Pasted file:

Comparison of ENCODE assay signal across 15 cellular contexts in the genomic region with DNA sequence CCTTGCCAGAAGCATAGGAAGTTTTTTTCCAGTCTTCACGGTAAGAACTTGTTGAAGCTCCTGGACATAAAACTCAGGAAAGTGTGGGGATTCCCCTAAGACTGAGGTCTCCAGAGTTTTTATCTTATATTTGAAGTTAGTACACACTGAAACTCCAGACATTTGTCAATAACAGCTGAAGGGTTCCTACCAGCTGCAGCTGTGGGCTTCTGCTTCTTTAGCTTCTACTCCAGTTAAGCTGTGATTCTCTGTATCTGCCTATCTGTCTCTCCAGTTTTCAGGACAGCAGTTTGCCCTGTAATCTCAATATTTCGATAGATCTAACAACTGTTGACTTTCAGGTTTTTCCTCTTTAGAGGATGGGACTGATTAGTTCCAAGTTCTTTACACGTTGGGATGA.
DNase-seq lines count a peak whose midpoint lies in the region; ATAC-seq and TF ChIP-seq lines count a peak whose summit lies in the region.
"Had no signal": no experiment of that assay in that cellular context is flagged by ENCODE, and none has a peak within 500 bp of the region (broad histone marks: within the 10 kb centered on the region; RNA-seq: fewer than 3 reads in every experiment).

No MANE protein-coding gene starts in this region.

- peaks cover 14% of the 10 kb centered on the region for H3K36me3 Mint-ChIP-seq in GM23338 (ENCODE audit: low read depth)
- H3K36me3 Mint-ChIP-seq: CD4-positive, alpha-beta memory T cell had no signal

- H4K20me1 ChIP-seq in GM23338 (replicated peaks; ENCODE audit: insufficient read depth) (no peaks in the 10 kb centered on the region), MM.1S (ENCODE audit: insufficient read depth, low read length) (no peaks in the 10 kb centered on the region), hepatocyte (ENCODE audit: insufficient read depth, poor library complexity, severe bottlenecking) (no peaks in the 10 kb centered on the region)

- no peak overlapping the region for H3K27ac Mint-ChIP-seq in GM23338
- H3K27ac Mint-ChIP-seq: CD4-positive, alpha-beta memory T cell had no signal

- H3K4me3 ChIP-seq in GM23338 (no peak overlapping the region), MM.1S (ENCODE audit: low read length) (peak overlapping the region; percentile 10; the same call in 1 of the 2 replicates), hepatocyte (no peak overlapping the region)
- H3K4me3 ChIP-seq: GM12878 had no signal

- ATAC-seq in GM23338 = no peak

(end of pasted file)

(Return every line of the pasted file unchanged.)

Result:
Comparison of ENCODE assay signal across 15 cellular contexts in the genomic region with DNA sequence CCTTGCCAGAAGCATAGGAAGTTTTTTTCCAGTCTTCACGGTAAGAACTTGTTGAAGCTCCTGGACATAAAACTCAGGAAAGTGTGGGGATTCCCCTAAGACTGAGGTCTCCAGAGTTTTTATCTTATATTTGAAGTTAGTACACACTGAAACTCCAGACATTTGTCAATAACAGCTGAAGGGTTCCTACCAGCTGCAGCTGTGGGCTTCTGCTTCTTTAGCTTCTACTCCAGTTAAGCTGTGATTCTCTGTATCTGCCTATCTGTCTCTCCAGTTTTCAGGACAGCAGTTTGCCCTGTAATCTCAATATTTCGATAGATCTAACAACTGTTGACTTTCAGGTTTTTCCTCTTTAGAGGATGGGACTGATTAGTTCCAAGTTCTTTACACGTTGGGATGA.
DNase-seq lines count a peak whose midpoint lies in the region; ATAC-seq and TF ChIP-seq lines count a peak whose summit lies in the region.
"Had no signal": no experiment of that assay in that cellular context is flagged by ENCODE, and none has a peak within 500 bp of the region (broad histone marks: within the 10 kb centered on the region; RNA-seq: fewer than 3 reads in every experiment).

No MANE protein-coding gene starts in this region.

- peaks cover 14% of the 10 kb centered on the region for H3K36me3 Mint-ChIP-seq in GM23338 (ENCODE audit: low read depth)
- H3K36me3 Mint-ChIP-seq: CD4-positive, alpha-beta memory T cell had no signal

- H4K20me1 ChIP-seq in GM23338 (replicated peaks; ENCODE audit: insufficient read depth) (no peaks in the 10 kb centered on the region), MM.1S (ENCODE audit: insufficient read depth, low read length) (no peaks in the 10 kb centered on the region), hepatocyte (ENCODE audit: insufficient read depth, poor library complexity, severe bottlenecking) (no peaks in the 10 kb centered on the region)

- no peak overlapping the region for H3K27ac Mint-ChIP-seq in GM23338
- H3K27ac Mint-ChIP-seq: CD4-positive, alpha-beta memory T cell had no signal

- H3K4me3 ChIP-seq in GM23338 (no peak overlapping the region), MM.1S (ENCODE audit: low read length) (peak overlapping the region; percentile 10; the same call in 1 of the 2 replicates), hepatocyte (no peak overlapping the region)
- H3K4me3 ChIP-seq: GM12878 had no signal

- ATAC-seq in GM23338 = no peak